Jack Bloom MPL
DA Gauteng Shadow MEC for Health:
Lifestyle audits should be considered to check whether elected representatives are being truthful when they declare their financial interests every year.
This is my proposal following the report of the Gauteng Legislature’s Privileges and Ethics Committee concerning my referral of the alleged undeclared interests of ANC Chief Whip Brian Hlongwa as detailed in court documents.
This report was adopted by the Legislature on Friday last week (click here to view).
According to the report, Integrity Commissioner Ralph Mgijima presented his report, arising from which the Committee noted “that the matter is ‘sub-judice’ in terms of South African law and that it will be prejudicial to the rights of Hon Hlongwa to require him to submit a specific and detailed response in relation to allegations raised in the complaint.”
The Committee acknowledged the status of the investigation as current and on-going pending the outcome of the case which is currently before the South Gauteng High Court, and recommended that the Integrity Commissioner should provide a progress report on the matter in due course.
In my view this highlights the weakness of the current system where little verification is done of the financial interests that are declared annually by each member of the Legislature.
My referral was based on court documents in which the National Prosecuting Authority (NPA) alleges inter alia that: “At no time did Mr Hlongwa declare to the Gauteng Legislature the holiday to Cuba, payments towards his new house at Eccleston Crescent, various home renovations, rent-free accommodation, cash, spa treatments or other benefits received from Mr Payne, Mr Smidek, Mr Pillay or their various entities.”(Note: Mr Heinz Smidek is the CEO of the Baoki consortium that won the tender from the Gauteng Health Department for a Health Information System).
It was submitted further that Hlongwa and two senior officials “did not declare these benefits because they were well aware they were not innocently given or received, involved contractors to the GDoH and would attract attention.” (see my letter to Integrity Commissioner Ralph Mgijima below for more details of the alleged undeclared interests).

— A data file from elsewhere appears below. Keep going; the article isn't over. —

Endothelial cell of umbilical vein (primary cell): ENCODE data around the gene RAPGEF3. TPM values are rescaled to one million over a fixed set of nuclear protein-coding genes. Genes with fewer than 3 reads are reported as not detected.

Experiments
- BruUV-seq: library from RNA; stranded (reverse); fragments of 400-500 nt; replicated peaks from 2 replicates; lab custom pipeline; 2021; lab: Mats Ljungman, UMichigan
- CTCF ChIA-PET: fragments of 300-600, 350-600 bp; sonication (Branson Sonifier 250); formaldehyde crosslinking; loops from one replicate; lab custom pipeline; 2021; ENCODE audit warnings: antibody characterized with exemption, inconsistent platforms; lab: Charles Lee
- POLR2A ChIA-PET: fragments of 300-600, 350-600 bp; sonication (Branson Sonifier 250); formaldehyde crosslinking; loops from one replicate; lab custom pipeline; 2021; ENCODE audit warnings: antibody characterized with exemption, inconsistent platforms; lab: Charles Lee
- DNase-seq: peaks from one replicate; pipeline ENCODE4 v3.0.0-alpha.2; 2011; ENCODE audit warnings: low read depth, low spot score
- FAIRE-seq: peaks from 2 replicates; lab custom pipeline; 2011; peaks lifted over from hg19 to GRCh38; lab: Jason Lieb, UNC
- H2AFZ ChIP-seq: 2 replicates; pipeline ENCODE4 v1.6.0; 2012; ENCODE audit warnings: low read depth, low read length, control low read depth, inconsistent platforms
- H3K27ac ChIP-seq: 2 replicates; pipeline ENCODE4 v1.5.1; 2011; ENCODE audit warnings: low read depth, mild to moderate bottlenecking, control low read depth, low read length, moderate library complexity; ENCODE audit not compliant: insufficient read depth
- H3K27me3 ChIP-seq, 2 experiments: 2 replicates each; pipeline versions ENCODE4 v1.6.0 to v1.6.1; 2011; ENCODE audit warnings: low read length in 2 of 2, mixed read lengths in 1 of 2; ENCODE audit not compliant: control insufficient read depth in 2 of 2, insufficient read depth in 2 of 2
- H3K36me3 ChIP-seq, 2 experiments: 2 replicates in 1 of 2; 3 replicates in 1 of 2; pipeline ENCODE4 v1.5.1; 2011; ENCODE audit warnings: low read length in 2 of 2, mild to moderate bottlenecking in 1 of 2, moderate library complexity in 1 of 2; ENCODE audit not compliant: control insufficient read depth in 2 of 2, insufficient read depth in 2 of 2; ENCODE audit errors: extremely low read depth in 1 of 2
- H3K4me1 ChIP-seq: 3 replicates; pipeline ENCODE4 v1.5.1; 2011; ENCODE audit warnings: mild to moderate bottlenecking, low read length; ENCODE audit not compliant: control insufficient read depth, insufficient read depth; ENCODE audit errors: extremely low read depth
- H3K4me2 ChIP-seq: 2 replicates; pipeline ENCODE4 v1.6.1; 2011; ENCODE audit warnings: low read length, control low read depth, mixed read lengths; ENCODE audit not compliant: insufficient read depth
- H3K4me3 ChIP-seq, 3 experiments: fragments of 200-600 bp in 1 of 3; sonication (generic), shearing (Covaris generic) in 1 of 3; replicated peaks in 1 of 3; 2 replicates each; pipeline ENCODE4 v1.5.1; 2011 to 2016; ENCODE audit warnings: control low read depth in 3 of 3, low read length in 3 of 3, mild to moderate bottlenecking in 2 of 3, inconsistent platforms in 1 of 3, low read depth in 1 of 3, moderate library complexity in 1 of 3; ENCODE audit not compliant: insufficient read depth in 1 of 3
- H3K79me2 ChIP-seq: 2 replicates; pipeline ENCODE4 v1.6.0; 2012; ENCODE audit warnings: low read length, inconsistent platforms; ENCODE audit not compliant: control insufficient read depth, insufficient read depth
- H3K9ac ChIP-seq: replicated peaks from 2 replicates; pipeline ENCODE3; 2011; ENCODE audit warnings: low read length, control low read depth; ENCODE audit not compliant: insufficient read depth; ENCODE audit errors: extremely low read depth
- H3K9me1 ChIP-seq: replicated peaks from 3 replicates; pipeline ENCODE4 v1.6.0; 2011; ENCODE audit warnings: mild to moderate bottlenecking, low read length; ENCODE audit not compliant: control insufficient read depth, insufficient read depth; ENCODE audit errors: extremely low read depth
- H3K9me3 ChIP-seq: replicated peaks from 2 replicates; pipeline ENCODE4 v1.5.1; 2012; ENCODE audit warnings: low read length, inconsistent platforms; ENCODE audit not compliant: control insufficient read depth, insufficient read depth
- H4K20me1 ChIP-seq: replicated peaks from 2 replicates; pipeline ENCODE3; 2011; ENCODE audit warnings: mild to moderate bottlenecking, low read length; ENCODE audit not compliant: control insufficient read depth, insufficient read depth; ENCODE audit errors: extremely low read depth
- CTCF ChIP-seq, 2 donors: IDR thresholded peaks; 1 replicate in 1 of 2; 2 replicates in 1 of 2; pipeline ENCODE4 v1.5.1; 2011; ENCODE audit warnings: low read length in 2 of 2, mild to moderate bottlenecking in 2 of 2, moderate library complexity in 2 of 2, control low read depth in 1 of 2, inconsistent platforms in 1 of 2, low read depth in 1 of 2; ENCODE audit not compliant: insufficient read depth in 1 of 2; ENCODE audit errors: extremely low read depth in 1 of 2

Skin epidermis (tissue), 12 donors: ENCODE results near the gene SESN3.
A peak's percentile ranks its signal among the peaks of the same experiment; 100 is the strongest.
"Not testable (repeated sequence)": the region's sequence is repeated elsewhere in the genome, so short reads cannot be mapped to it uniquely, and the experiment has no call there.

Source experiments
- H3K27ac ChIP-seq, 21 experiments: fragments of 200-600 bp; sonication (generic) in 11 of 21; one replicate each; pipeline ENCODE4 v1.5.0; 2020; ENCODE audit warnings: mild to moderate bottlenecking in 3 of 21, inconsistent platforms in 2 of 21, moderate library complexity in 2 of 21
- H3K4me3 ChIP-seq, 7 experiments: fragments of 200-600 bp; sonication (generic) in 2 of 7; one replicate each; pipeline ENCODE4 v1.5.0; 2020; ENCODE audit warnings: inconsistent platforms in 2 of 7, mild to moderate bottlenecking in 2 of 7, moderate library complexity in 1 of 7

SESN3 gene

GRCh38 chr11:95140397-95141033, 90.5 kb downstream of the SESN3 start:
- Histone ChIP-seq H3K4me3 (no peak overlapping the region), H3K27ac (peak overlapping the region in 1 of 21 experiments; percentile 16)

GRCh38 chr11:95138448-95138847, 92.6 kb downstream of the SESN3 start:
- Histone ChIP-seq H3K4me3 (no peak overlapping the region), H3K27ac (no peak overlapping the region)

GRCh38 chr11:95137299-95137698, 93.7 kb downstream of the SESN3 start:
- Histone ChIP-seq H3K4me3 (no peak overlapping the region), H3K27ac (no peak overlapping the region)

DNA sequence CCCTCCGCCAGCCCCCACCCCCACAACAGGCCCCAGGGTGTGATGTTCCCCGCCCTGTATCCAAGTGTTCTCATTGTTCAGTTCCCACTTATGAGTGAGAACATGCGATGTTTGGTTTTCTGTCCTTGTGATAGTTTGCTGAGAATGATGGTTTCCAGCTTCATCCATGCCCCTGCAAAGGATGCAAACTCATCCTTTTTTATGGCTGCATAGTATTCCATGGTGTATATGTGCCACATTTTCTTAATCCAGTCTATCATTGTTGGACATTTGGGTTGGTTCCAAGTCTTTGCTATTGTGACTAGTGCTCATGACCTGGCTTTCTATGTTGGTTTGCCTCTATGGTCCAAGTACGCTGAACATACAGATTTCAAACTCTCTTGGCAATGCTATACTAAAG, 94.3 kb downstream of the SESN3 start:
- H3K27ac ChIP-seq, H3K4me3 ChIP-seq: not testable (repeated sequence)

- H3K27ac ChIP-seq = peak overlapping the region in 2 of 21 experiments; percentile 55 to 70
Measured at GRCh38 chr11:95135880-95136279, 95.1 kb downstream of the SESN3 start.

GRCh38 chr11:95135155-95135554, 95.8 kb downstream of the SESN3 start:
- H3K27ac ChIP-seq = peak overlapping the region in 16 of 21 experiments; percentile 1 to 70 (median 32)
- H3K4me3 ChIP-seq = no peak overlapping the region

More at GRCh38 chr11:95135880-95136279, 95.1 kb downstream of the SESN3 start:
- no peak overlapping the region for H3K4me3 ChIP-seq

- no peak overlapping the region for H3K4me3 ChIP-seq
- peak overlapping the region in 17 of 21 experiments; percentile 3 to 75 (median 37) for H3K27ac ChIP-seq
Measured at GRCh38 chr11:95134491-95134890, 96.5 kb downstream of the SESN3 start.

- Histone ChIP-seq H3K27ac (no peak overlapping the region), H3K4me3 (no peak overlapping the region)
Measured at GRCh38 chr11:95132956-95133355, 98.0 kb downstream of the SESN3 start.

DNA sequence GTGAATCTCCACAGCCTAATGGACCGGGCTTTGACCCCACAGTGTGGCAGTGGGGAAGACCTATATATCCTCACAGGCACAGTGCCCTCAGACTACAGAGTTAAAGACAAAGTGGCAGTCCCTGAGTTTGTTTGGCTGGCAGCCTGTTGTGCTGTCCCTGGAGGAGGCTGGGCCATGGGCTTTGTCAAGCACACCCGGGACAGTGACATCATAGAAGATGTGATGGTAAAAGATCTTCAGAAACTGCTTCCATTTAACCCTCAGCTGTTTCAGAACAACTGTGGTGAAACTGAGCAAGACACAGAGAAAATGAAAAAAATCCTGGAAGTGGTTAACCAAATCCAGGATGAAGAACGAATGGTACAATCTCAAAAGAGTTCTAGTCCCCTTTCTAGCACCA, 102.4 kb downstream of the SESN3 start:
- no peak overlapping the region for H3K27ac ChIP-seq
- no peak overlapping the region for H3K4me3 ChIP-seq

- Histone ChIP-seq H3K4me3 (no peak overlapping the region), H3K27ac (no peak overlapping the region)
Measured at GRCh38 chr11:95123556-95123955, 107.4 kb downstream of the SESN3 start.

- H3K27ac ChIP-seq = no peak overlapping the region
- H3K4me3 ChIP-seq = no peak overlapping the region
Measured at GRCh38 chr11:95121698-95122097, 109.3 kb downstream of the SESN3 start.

The assets of the Baoki Consortium have now been forfeited to the NPA as they conceded that they could not provide a defence concerning the alleged role of Mr Smidek in purchasing Hlongwa’s former home at 16A College Drive in Bryanston for R4.6 million as well as other gratifications to Hlongwa in order for him to improperly influence the award of the tender to Baoki.
I am disappointed that the Integrity Commissioner did not ask Hlongwa to reply to any of the allegations which are extremely serious. If he is innocent he could surely have provided a response that would not have prejudiced his case in court.
Court proceedings are unfortunately extremely slow, so Hlongwa will continue to serve as ANC Chief Whip despite strong evidence that he was remiss in not declaring his full interests when he was previously MEC for Health.
I will be proposing that lifestyle audits are done in select cases where MPLs appear to be living well above their declared income.
This should have happened when Hlongwa declared in a story in the Sowetan newspaper in 2007 April headlined “I’m too rich for my job” that he had made 10 times his MEC’s salary from his businesses and could therefore afford a R7.2 million house.
Declaration of interests by politicians will only be effective in detecting possible corruption if they are properly verified. Lifestyle audits will be a valuable addition to methods of detecting unjust enrichment by politicians and civil service staff.